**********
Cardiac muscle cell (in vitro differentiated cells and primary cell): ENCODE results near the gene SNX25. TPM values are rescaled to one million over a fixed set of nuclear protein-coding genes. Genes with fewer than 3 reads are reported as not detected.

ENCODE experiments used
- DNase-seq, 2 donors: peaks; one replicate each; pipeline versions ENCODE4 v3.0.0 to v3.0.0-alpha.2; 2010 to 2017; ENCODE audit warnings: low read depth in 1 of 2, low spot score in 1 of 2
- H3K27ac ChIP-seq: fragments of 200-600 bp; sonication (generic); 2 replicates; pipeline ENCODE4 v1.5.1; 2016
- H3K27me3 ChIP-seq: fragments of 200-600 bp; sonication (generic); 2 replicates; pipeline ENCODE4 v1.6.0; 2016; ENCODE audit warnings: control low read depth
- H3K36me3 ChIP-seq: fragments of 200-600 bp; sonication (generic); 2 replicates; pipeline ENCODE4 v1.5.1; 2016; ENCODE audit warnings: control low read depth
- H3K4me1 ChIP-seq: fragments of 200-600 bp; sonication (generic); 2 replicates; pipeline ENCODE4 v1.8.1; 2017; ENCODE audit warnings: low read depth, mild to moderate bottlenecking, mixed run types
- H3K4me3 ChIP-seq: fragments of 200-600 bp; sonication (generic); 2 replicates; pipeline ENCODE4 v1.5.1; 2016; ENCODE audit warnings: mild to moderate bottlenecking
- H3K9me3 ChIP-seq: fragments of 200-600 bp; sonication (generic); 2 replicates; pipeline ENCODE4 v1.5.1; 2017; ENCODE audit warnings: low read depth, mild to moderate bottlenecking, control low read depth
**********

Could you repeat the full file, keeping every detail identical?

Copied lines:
Cardiac muscle cell (in vitro differentiated cells and primary cell): ENCODE results near the gene SNX25. TPM values are rescaled to one million over a fixed set of nuclear protein-coding genes. Genes with fewer than 3 reads are reported as not detected.

ENCODE experiments used
- DNase-seq, 2 donors: peaks; one replicate each; pipeline versions ENCODE4 v3.0.0 to v3.0.0-alpha.2; 2010 to 2017; ENCODE audit warnings: low read depth in 1 of 2, low spot score in 1 of 2
- H3K27ac ChIP-seq: fragments of 200-600 bp; sonication (generic); 2 replicates; pipeline ENCODE4 v1.5.1; 2016
- H3K27me3 ChIP-seq: fragments of 200-600 bp; sonication (generic); 2 replicates; pipeline ENCODE4 v1.6.0; 2016; ENCODE audit warnings: control low read depth
- H3K36me3 ChIP-seq: fragments of 200-600 bp; sonication (generic); 2 replicates; pipeline ENCODE4 v1.5.1; 2016; ENCODE audit warnings: control low read depth
- H3K4me1 ChIP-seq: fragments of 200-600 bp; sonication (generic); 2 replicates; pipeline ENCODE4 v1.8.1; 2017; ENCODE audit warnings: low read depth, mild to moderate bottlenecking, mixed run types
- H3K4me3 ChIP-seq: fragments of 200-600 bp; sonication (generic); 2 replicates; pipeline ENCODE4 v1.5.1; 2016; ENCODE audit warnings: mild to moderate bottlenecking
- H3K9me3 ChIP-seq: fragments of 200-600 bp; sonication (generic); 2 replicates; pipeline ENCODE4 v1.5.1; 2017; ENCODE audit warnings: low read depth, mild to moderate bottlenecking, control low read depth